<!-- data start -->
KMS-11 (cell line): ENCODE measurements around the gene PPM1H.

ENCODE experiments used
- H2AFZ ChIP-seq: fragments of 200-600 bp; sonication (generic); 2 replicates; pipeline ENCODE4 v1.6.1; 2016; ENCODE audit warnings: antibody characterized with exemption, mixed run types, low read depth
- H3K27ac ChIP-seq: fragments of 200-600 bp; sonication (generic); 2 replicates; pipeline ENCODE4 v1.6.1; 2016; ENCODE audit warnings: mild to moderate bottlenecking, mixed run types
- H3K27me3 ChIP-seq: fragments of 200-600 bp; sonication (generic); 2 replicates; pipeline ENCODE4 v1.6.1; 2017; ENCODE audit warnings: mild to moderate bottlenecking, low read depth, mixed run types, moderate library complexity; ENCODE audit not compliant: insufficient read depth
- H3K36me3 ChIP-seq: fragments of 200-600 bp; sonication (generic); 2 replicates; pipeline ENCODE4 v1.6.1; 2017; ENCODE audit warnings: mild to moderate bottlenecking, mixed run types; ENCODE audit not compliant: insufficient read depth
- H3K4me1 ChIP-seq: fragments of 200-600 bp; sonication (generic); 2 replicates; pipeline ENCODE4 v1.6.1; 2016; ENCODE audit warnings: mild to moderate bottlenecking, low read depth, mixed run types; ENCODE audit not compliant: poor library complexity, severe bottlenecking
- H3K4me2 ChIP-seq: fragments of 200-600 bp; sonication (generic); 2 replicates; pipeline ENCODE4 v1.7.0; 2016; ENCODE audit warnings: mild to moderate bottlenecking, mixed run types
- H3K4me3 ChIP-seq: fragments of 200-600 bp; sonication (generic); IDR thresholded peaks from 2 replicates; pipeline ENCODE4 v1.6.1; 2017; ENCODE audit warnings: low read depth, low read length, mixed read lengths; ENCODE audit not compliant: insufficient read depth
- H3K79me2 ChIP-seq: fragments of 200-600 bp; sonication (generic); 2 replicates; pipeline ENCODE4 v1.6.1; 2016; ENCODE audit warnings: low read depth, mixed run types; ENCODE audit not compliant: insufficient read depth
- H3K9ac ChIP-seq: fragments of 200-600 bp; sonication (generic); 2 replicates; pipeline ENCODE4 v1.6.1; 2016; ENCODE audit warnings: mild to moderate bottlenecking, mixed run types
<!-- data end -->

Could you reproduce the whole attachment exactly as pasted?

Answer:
KMS-11 (cell line): ENCODE measurements around the gene PPM1H.

ENCODE experiments used
- H2AFZ ChIP-seq: fragments of 200-600 bp; sonication (generic); 2 replicates; pipeline ENCODE4 v1.6.1; 2016; ENCODE audit warnings: antibody characterized with exemption, mixed run types, low read depth
- H3K27ac ChIP-seq: fragments of 200-600 bp; sonication (generic); 2 replicates; pipeline ENCODE4 v1.6.1; 2016; ENCODE audit warnings: mild to moderate bottlenecking, mixed run types
- H3K27me3 ChIP-seq: fragments of 200-600 bp; sonication (generic); 2 replicates; pipeline ENCODE4 v1.6.1; 2017; ENCODE audit warnings: mild to moderate bottlenecking, low read depth, mixed run types, moderate library complexity; ENCODE audit not compliant: insufficient read depth
- H3K36me3 ChIP-seq: fragments of 200-600 bp; sonication (generic); 2 replicates; pipeline ENCODE4 v1.6.1; 2017; ENCODE audit warnings: mild to moderate bottlenecking, mixed run types; ENCODE audit not compliant: insufficient read depth
- H3K4me1 ChIP-seq: fragments of 200-600 bp; sonication (generic); 2 replicates; pipeline ENCODE4 v1.6.1; 2016; ENCODE audit warnings: mild to moderate bottlenecking, low read depth, mixed run types; ENCODE audit not compliant: poor library complexity, severe bottlenecking
- H3K4me2 ChIP-seq: fragments of 200-600 bp; sonication (generic); 2 replicates; pipeline ENCODE4 v1.7.0; 2016; ENCODE audit warnings: mild to moderate bottlenecking, mixed run types
- H3K4me3 ChIP-seq: fragments of 200-600 bp; sonication (generic); IDR thresholded peaks from 2 replicates; pipeline ENCODE4 v1.6.1; 2017; ENCODE audit warnings: low read depth, low read length, mixed read lengths; ENCODE audit not compliant: insufficient read depth
- H3K79me2 ChIP-seq: fragments of 200-600 bp; sonication (generic); 2 replicates; pipeline ENCODE4 v1.6.1; 2016; ENCODE audit warnings: low read depth, mixed run types; ENCODE audit not compliant: insufficient read depth
- H3K9ac ChIP-seq: fragments of 200-600 bp; sonication (generic); 2 replicates; pipeline ENCODE4 v1.6.1; 2016; ENCODE audit warnings: mild to moderate bottlenecking, mixed run types